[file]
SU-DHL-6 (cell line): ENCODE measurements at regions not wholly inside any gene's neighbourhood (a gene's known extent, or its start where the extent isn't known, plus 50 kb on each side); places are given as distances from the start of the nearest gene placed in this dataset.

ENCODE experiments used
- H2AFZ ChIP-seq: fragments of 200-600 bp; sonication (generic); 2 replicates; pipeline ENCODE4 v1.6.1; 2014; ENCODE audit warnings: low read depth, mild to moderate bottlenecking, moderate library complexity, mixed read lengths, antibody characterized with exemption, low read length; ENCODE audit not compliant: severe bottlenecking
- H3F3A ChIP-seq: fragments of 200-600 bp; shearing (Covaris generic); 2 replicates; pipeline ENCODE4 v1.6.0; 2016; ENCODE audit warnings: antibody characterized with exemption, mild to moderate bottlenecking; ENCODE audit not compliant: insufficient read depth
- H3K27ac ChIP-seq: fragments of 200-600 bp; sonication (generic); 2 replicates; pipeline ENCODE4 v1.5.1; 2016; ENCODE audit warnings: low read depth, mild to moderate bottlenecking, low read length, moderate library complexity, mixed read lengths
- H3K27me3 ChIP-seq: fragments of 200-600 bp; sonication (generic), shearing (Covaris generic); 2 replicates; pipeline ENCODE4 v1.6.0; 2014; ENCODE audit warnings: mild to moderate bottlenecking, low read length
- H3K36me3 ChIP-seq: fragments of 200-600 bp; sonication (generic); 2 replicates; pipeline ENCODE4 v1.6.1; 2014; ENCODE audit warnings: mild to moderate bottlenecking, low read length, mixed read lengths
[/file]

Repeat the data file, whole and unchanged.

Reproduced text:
SU-DHL-6 (cell line): ENCODE measurements at regions not wholly inside any gene's neighbourhood (a gene's known extent, or its start where the extent isn't known, plus 50 kb on each side); places are given as distances from the start of the nearest gene placed in this dataset.

ENCODE experiments used
- H2AFZ ChIP-seq: fragments of 200-600 bp; sonication (generic); 2 replicates; pipeline ENCODE4 v1.6.1; 2014; ENCODE audit warnings: low read depth, mild to moderate bottlenecking, moderate library complexity, mixed read lengths, antibody characterized with exemption, low read length; ENCODE audit not compliant: severe bottlenecking
- H3F3A ChIP-seq: fragments of 200-600 bp; shearing (Covaris generic); 2 replicates; pipeline ENCODE4 v1.6.0; 2016; ENCODE audit warnings: antibody characterized with exemption, mild to moderate bottlenecking; ENCODE audit not compliant: insufficient read depth
- H3K27ac ChIP-seq: fragments of 200-600 bp; sonication (generic); 2 replicates; pipeline ENCODE4 v1.5.1; 2016; ENCODE audit warnings: low read depth, mild to moderate bottlenecking, low read length, moderate library complexity, mixed read lengths
- H3K27me3 ChIP-seq: fragments of 200-600 bp; sonication (generic), shearing (Covaris generic); 2 replicates; pipeline ENCODE4 v1.6.0; 2014; ENCODE audit warnings: mild to moderate bottlenecking, low read length
- H3K36me3 ChIP-seq: fragments of 200-600 bp; sonication (generic); 2 replicates; pipeline ENCODE4 v1.6.1; 2014; ENCODE audit warnings: mild to moderate bottlenecking, low read length, mixed read lengths